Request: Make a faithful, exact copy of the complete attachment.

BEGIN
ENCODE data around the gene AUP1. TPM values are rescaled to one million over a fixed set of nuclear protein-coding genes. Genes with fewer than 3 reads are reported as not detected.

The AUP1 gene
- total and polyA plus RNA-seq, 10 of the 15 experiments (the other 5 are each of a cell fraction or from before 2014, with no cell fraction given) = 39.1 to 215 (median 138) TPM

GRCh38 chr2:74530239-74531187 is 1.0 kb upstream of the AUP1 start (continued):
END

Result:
ENCODE data around the gene AUP1. TPM values are rescaled to one million over a fixed set of nuclear protein-coding genes. Genes with fewer than 3 reads are reported as not detected.

The AUP1 gene
- total and polyA plus RNA-seq, 10 of the 15 experiments (the other 5 are each of a cell fraction or from before 2014, with no cell fraction given) = 39.1 to 215 (median 138) TPM

GRCh38 chr2:74530239-74531187 is 1.0 kb upstream of the AUP1 start (continued):